Internewscast
Image default
Health

Jab that lets you stay awake for complex hand surgery

It might sound daunting – particularly for the more squeamish – but NHS patients are now routinely being offered complex hand surgery while wide awake, with doctors claiming the method is faster and safer than operating with a general anaesthetic.

Instead of being put to sleep, injections containing a numbing local anaesthetic and adrenaline, which temporarily reduces blood flow, are used.

During the procedure, patients are conscious, able to talk and, if they wish, can even watch what is going on.

During the procedure, patients are conscious, able to talk and, if they wish, can even watch what is going on

During the procedure, patients are conscious, able to talk and, if they wish, can even watch what is going on

During the procedure, patients are conscious, able to talk and, if they wish, can even watch what is going on

And, unlike with general anaesthetics, which carry risks of their own and require hours of recovery time, patients can be free to go home within an hour.

The technique is well established and commonly used in A&E departments, where patients may need to be operated on without delay.

Minimal staff are required, and it can be carried out outside of main operating theatres.

During the pandemic, a lot of hand surgery has been carried out like this, as it has allowed surgeons to continue operating while faced with staff shortages and reduced theatre capacity.

Matthew Gardiner, consultant plastic surgeon at Wexham Park Hospital in Slough, says: ‘The coronavirus pandemic accelerated use of the technique overnight.

‘Surgeons who were only comfortable operating the traditional way have embraced it. The great thing is it doesn’t require any specific training beyond what we already know and it is, after all, just like injecting local anaesthetic, which we routinely do anyway.’

The traditional method for hand and arm surgery, using general anaesthetic, also involves the use of a tourniquet strapped around limbs to apply pressure and cut off the flow of blood.

This keeps any bleeding to a minimum, enabling surgeons to carry out repairs without disruption.

However, the tourniquet can put strain on healthy tissue and in some cases causes damage to nerves and muscle. ‘It crushes the muscle and there is a limited time you can use it for – normally about two hours,’ says Mr Gardiner, who is a Royal College of Surgeons of England surgical speciality lead for plastic and hand surgery.

The new technique is known as Wide-Awake Local Anaesthesia, No Tourniquet, or WALANT.

Patients are given the anaesthetic and adrenaline injection at the site of the injury on their arm or hand. The anaesthetic quickly numbs the area so they can’t feel anything, while the adrenaline acts in a similar way to a tourniquet, closing off blood vessels – the tiny tubes that transport blood around the body – to minimise bleeding.

Patients are given the anaesthetic and adrenaline injection at the site of the injury on their arm or hand. The anaesthetic quickly numbs the area so they can¿t feel anything, while the adrenaline acts in a similar way to a tourniquet, closing off blood vessels ¿ the tiny tubes that transport blood around the body ¿ to minimise bleeding

Patients are given the anaesthetic and adrenaline injection at the site of the injury on their arm or hand. The anaesthetic quickly numbs the area so they can¿t feel anything, while the adrenaline acts in a similar way to a tourniquet, closing off blood vessels ¿ the tiny tubes that transport blood around the body ¿ to minimise bleeding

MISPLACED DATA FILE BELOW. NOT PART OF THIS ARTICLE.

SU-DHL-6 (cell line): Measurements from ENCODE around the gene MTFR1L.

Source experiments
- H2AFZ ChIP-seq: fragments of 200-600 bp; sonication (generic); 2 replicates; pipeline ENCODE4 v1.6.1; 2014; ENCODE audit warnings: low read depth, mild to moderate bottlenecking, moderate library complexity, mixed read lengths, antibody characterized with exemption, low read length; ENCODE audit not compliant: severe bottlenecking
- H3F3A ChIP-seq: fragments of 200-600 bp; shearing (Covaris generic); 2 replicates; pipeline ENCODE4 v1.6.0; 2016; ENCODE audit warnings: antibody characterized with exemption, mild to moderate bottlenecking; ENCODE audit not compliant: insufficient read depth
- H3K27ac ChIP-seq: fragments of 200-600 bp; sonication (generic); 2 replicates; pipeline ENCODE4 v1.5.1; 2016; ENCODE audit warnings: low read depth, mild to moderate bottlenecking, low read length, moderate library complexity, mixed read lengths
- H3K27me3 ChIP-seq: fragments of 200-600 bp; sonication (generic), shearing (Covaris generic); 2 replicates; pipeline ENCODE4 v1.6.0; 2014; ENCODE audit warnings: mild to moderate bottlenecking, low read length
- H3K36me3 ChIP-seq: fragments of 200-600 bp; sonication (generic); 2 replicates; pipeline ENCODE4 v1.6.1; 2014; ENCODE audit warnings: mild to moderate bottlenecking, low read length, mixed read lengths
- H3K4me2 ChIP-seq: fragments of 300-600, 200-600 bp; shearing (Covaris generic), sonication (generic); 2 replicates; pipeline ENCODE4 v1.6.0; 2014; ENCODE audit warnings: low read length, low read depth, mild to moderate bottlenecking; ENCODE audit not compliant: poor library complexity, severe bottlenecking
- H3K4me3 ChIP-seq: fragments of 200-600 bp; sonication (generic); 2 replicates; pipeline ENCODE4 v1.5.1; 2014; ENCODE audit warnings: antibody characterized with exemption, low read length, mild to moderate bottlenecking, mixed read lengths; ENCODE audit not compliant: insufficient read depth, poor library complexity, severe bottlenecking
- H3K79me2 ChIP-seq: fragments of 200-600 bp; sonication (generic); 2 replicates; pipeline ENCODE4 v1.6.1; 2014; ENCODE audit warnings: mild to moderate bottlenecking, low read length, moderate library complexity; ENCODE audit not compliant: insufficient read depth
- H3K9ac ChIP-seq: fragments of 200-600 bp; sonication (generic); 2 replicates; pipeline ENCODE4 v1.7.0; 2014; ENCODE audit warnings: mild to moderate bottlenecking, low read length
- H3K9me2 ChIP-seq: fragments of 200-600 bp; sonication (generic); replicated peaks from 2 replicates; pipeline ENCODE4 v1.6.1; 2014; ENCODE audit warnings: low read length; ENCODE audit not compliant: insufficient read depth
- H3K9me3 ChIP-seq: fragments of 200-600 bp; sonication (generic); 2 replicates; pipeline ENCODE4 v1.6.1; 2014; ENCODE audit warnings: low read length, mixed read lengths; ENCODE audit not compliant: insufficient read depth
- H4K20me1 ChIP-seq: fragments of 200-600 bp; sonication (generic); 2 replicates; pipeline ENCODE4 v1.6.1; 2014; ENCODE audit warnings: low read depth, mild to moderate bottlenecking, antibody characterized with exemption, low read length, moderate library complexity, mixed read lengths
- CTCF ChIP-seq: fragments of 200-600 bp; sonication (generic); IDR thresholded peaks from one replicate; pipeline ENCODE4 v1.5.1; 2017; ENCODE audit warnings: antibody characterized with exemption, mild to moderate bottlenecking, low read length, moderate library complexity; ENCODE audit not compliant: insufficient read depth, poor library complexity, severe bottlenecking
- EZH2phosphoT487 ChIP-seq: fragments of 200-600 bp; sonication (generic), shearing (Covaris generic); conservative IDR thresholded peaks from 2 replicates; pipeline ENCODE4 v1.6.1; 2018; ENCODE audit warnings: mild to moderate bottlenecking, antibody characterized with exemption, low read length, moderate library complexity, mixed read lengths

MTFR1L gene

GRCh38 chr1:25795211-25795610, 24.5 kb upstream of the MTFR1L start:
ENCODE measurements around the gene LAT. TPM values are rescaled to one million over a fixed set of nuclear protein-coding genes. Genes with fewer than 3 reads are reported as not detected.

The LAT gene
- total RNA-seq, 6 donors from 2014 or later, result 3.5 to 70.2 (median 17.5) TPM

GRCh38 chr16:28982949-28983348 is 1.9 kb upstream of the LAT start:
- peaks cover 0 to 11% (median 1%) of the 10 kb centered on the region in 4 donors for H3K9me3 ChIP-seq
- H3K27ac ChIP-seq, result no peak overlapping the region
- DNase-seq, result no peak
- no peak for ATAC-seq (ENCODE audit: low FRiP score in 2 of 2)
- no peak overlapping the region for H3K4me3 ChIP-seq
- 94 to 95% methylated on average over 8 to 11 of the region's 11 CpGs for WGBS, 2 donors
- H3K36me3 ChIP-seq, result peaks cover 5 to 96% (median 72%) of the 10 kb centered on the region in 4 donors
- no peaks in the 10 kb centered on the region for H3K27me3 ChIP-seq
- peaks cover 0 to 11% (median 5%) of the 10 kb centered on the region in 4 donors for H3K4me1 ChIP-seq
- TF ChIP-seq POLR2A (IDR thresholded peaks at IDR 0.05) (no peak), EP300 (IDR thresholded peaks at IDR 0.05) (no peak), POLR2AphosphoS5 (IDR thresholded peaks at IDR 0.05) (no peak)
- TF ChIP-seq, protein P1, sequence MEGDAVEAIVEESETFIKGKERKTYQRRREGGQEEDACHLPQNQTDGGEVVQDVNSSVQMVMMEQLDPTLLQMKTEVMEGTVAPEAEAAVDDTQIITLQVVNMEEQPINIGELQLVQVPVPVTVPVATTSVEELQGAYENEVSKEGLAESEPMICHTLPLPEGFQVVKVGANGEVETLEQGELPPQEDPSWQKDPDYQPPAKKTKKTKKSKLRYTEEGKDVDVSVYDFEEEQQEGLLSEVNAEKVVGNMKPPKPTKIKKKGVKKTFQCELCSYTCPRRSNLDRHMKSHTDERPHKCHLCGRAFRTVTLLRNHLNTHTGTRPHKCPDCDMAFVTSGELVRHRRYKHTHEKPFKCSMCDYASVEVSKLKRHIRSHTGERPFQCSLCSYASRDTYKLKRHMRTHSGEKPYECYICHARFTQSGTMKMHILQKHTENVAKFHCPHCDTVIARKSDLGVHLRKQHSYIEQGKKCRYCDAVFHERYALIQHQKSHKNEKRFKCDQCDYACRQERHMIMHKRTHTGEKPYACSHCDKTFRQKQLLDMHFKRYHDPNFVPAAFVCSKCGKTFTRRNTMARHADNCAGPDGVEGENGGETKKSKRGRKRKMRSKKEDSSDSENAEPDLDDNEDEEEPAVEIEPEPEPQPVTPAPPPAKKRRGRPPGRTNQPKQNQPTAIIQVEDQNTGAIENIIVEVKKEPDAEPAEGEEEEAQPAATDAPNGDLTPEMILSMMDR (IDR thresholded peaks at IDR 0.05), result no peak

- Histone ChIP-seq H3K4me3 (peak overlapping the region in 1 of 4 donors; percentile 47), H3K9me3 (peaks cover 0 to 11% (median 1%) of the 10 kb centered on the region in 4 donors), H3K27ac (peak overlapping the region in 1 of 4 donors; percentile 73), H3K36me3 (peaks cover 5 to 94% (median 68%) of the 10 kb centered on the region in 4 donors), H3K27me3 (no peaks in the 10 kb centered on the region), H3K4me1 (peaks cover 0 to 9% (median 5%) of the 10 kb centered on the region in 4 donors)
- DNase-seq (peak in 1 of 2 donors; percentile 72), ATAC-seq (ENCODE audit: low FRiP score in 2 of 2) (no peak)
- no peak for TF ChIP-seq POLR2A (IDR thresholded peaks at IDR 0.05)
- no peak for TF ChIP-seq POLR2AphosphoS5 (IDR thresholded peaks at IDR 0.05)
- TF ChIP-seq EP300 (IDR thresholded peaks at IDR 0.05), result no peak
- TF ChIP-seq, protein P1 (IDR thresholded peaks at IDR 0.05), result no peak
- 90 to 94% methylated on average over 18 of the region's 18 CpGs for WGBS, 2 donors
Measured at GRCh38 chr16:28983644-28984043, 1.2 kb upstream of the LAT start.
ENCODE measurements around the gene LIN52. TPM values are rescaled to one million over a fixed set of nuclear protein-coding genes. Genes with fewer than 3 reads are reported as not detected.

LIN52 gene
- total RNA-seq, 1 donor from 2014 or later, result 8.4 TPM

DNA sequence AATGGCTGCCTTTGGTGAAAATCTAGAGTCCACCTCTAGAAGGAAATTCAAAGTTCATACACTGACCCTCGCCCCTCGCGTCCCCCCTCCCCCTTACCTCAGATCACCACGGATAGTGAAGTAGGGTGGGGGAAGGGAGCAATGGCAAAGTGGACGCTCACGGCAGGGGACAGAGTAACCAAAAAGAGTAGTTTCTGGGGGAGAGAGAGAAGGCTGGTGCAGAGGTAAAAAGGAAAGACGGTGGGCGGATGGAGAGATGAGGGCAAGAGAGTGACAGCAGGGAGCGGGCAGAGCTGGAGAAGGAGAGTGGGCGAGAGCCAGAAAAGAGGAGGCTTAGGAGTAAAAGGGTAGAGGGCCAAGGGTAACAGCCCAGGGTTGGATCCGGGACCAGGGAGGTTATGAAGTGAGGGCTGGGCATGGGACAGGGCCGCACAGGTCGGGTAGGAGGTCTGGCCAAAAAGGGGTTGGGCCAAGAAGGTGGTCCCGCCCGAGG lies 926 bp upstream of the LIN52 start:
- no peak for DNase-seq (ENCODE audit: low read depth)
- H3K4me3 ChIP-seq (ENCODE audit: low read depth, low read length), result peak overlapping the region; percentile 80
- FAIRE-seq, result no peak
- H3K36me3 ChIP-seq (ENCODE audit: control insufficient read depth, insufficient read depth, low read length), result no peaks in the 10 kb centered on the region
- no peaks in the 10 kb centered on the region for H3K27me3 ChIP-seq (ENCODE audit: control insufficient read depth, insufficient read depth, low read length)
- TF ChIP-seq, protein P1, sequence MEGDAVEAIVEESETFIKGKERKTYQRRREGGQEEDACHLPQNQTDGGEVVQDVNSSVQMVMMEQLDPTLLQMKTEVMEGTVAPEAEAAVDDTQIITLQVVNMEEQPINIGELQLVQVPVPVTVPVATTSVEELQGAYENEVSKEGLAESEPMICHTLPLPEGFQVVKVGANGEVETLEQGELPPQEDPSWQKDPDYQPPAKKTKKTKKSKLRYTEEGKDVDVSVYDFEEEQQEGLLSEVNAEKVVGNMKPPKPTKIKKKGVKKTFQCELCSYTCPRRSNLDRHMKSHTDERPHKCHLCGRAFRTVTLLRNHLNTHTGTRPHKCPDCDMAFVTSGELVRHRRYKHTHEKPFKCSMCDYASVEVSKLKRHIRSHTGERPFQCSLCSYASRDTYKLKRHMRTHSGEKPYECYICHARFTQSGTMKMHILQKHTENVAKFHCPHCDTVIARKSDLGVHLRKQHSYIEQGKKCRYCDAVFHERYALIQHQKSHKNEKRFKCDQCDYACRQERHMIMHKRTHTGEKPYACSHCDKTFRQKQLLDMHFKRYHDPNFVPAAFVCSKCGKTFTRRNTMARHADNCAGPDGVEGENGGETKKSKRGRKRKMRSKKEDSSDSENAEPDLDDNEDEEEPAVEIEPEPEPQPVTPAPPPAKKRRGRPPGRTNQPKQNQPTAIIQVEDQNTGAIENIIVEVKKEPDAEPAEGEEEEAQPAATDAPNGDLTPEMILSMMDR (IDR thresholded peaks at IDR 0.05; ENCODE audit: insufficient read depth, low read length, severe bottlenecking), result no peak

Patients are given the anaesthetic and adrenaline injection at the site of the injury on their arm or hand. The anaesthetic quickly numbs the area so they can’t feel anything, while the adrenaline acts in a similar way to a tourniquet, closing off blood vessels – the tiny tubes that transport blood around the body – to minimise bleeding

It takes about 30 minutes to take effect, and causes the area to turn white and cold. After the procedure, blood flow naturally returns after a few hours, and there is no damage to tissues. The technique is suitable for operations to repair tendons and hand fractures or other injuries but can also be used for common hand problems, such as carpal tunnel syndrome, caused by undue pressure on a nerve in the wrist.

Although some patients are apprehensive about staying awake during their surgery, Mr Gardiner says it can be a very relaxing experience. ‘Some patients are a bit squeamish and they don’t want to watch but many just listen to music and fall asleep,’ he adds.

Christopher Stone, 50, from Lymington in Hampshire, had surgery to repair three tendons in his left hand earlier this month after severing them with an angle-grinder in a DIY accident.

The married father-of-four says: ‘With my right hand, I managed to put pressure on the opening – because it was really gaping open and squirting blood – which held it together.’ He was taken by ambulance to A&E and referred to Mr Gardiner at Wexham Park, who recommended he had surgery under local anaesthetic.

‘I’m not very good with blood, so I was initially a little bit worried,’ Mr Stone says. ‘But during the procedure the doctors were fantastic, talking me through everything they were doing. When the surgeon had stitched my tendons together, he asked if I wanted to have a look. He moved my fingers and you could see my tendons, now stitched together, moving.’

Ten minutes after the two-hour operation, Mr Stone was walking around, and left hospital within an hour. He says: ‘It was really quick and although I didn’t feel on top of the world, I was surprised by how generally well I felt afterwards.’

Source: Daily Mail

Related posts

Leave a Comment